“Lead Management” is managing your leads, silly! Unlike the definition of Demand Generation, I find Lead Management a bit broader and harder to define. Let me propose one definition to you. What happens when you acquire a lead? This person hasn’t purchased so you want to get him or her to purchase. Well, pretty much everything you do from the moment you have a way of contacting the person to the moment he or she makes a purchase is Lead Management. Here’s another try: Lead Management is sending targeted marketing messages that entice a lead to move to the next stage of your buying cycle. Sounds simple, however, there are a lot of assumptions underneath each component of that definition.
A targeted message is an email or phone call or direct mail that relate something about your products/services to a characteristic of the recipient. Here’s an ad I heard on the radio recently: “Are you a male over the age of 30 experiencing a lack of energy throughout the day? diminished sex drive? extra weight especially around the mid-section?” Since this is a radio ad, they can’t send a targeted message – they just have one where they attempt to appeal to people with a variety of symptoms.
What if all of these people completed a form on your website and told you which of the 3 symptoms above were they’re biggest concern? You’d then send a one-on-one communication that spoke specifically to that symptom and how your product solves that problem. Well, that’s sending a targeted message. The challenge is: how do you GET that data?
Buying Cycle Stages
Do you know what steps your customers go through before they purchase from you? Check out a recent post on defining lead stages to see how you define the stages in your sales pipeline and how those align with buying cycle stages. Buying cycle stages typically start with interest, then learning and evaluation, followed by justification and finally purchase. If you knew everything you wanted about your leads, how would you use marketing messages to push them towards the next step.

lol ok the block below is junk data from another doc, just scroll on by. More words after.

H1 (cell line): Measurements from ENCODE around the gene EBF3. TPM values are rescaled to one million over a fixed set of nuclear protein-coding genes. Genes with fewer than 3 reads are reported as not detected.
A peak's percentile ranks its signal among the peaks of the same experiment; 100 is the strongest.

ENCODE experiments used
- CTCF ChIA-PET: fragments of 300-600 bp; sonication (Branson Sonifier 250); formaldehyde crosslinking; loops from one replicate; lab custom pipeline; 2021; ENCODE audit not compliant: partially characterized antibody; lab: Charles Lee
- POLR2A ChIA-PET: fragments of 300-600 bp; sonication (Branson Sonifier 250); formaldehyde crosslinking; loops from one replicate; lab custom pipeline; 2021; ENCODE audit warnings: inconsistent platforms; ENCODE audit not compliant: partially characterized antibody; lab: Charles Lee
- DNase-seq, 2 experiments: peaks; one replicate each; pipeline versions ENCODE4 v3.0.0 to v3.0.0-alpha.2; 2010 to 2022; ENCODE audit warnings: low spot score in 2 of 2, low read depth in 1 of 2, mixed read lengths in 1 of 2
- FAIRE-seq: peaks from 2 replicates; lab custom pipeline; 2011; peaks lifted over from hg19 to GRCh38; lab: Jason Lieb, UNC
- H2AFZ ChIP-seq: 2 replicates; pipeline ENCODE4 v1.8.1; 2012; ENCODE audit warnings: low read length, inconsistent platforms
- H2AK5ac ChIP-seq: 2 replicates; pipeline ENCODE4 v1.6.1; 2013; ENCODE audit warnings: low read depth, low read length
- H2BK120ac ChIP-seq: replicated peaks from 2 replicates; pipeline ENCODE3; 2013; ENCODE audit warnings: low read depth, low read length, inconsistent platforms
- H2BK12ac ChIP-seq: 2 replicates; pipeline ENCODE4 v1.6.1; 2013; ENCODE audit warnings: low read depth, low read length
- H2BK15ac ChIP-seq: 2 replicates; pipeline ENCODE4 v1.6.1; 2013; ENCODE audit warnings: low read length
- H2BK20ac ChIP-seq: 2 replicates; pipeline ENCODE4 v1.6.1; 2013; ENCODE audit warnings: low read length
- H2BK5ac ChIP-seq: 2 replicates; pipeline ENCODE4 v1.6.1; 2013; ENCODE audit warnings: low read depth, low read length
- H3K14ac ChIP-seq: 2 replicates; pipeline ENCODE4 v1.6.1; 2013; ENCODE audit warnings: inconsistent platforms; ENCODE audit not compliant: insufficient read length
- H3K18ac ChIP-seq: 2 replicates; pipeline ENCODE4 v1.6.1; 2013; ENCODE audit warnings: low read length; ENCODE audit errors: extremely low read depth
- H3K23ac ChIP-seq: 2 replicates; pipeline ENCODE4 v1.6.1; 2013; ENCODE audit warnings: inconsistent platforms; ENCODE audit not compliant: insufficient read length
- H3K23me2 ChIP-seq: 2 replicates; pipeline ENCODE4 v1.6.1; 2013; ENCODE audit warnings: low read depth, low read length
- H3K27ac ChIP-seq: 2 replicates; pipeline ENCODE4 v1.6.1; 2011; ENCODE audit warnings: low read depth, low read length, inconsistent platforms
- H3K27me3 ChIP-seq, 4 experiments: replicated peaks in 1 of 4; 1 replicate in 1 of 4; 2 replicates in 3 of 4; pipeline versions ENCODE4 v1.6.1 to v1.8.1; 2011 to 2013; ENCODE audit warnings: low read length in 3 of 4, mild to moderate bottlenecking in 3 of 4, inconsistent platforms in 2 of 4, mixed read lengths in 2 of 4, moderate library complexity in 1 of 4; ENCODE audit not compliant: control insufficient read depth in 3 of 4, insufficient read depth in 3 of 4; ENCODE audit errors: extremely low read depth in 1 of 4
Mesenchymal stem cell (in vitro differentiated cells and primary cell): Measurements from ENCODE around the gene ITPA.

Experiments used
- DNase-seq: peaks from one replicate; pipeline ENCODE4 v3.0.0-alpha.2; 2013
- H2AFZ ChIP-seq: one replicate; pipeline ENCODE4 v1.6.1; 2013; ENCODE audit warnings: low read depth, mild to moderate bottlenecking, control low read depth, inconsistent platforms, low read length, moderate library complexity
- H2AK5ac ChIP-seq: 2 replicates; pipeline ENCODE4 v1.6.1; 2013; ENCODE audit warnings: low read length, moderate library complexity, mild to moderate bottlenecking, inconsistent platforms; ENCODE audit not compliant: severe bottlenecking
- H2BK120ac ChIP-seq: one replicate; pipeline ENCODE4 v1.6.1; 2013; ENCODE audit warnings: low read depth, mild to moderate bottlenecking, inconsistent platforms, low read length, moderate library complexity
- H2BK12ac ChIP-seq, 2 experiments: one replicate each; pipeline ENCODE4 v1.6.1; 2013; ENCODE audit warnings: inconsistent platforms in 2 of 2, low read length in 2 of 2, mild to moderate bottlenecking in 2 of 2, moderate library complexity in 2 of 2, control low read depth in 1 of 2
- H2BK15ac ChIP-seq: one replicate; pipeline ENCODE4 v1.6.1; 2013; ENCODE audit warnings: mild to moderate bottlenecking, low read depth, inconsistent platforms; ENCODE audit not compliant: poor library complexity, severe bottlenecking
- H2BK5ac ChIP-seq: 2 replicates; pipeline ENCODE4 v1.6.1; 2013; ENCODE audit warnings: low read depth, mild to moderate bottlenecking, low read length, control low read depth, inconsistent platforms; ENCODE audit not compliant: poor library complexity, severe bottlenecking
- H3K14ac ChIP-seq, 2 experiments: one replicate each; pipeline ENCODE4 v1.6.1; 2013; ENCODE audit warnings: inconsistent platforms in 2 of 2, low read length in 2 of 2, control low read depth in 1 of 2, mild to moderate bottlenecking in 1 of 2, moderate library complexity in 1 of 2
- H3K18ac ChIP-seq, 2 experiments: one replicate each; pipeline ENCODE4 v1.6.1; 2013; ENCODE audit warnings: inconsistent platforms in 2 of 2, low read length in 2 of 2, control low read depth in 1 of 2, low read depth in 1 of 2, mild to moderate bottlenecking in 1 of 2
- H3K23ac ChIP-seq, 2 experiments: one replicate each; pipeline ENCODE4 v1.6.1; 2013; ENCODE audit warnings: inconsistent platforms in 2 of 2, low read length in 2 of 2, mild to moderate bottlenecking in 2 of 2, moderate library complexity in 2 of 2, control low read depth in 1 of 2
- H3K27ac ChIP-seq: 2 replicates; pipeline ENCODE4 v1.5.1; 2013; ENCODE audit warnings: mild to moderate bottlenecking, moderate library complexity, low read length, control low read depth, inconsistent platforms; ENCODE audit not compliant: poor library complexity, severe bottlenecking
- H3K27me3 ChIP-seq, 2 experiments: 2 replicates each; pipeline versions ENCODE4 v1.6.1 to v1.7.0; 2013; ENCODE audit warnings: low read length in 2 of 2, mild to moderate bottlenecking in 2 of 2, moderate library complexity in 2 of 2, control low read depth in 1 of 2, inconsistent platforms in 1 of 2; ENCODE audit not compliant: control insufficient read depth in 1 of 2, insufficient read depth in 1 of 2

The art here is knowing where someone is at in the buying cycle. Lacking good data is sometimes helpful in that you can only attempt basic, generic messages. Of course, that’s not where you want to be long-term. Most companies find out where someone is at in the buying cycle by seeing what content they are interested in. If someone downloads a product sheet on a technical product you sell or if they submit a request for a quote, they are probably evaluating you and trying to justify a purchase.
You may additionally struggle with not knowing who is interested in your products/services. If that’s you check out an earlier post on how to acquire actionable data so gain some insight into acquisition strategies and data structure.
Lead Management is just as important as the term Demand Generation. Start with the big picture but mind the details. The goal is to deliver the right message at the right time in hopes of turning that lead into a customer. Most of those leads you have will purchase sometime in the couple years and a good Lead Management strategy is your key to making the sale!